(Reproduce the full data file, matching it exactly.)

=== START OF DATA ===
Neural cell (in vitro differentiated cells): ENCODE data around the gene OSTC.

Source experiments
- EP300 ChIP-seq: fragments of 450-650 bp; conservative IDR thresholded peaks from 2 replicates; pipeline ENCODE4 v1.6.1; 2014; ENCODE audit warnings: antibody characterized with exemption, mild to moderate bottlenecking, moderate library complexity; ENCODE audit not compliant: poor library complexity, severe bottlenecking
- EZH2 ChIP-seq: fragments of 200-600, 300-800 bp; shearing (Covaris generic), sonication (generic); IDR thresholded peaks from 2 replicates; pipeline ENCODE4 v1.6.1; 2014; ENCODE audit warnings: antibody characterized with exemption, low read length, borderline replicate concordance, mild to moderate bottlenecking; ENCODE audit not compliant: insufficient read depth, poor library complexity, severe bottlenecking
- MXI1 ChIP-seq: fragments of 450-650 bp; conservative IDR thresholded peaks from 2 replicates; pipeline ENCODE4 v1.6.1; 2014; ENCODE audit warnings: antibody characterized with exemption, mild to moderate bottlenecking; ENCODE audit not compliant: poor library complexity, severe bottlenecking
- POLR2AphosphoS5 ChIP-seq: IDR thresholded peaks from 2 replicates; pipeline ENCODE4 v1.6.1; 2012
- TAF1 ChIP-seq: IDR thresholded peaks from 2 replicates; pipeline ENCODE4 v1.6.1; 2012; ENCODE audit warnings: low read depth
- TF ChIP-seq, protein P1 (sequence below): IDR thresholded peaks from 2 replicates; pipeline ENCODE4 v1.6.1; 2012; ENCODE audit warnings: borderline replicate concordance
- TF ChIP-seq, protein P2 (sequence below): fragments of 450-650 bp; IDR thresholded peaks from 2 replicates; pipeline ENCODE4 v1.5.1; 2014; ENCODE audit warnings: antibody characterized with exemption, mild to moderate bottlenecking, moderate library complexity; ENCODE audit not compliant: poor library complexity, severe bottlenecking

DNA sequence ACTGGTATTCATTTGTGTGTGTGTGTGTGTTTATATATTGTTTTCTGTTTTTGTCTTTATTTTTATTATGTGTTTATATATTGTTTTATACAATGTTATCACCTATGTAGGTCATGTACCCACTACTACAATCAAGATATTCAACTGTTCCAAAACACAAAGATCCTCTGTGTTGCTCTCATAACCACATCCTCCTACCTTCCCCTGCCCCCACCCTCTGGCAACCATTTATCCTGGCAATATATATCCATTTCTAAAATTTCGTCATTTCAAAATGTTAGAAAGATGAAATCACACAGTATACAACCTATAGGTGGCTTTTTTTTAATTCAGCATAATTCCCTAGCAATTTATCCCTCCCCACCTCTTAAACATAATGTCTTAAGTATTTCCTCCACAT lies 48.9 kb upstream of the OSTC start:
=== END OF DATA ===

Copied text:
Neural cell (in vitro differentiated cells): ENCODE data around the gene OSTC.

Source experiments
- EP300 ChIP-seq: fragments of 450-650 bp; conservative IDR thresholded peaks from 2 replicates; pipeline ENCODE4 v1.6.1; 2014; ENCODE audit warnings: antibody characterized with exemption, mild to moderate bottlenecking, moderate library complexity; ENCODE audit not compliant: poor library complexity, severe bottlenecking
- EZH2 ChIP-seq: fragments of 200-600, 300-800 bp; shearing (Covaris generic), sonication (generic); IDR thresholded peaks from 2 replicates; pipeline ENCODE4 v1.6.1; 2014; ENCODE audit warnings: antibody characterized with exemption, low read length, borderline replicate concordance, mild to moderate bottlenecking; ENCODE audit not compliant: insufficient read depth, poor library complexity, severe bottlenecking
- MXI1 ChIP-seq: fragments of 450-650 bp; conservative IDR thresholded peaks from 2 replicates; pipeline ENCODE4 v1.6.1; 2014; ENCODE audit warnings: antibody characterized with exemption, mild to moderate bottlenecking; ENCODE audit not compliant: poor library complexity, severe bottlenecking
- POLR2AphosphoS5 ChIP-seq: IDR thresholded peaks from 2 replicates; pipeline ENCODE4 v1.6.1; 2012
- TAF1 ChIP-seq: IDR thresholded peaks from 2 replicates; pipeline ENCODE4 v1.6.1; 2012; ENCODE audit warnings: low read depth
- TF ChIP-seq, protein P1 (sequence below): IDR thresholded peaks from 2 replicates; pipeline ENCODE4 v1.6.1; 2012; ENCODE audit warnings: borderline replicate concordance
- TF ChIP-seq, protein P2 (sequence below): fragments of 450-650 bp; IDR thresholded peaks from 2 replicates; pipeline ENCODE4 v1.5.1; 2014; ENCODE audit warnings: antibody characterized with exemption, mild to moderate bottlenecking, moderate library complexity; ENCODE audit not compliant: poor library complexity, severe bottlenecking

DNA sequence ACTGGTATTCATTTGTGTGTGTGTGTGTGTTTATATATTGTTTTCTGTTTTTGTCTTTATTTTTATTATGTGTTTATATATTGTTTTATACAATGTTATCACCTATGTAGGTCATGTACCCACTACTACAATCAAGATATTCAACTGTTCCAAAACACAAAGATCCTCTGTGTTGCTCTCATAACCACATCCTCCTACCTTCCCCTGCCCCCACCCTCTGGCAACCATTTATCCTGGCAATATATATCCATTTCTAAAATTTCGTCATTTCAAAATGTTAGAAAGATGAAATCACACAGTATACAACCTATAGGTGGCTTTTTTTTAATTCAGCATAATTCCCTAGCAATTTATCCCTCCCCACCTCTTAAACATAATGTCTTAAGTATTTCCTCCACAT lies 48.9 kb upstream of the OSTC start: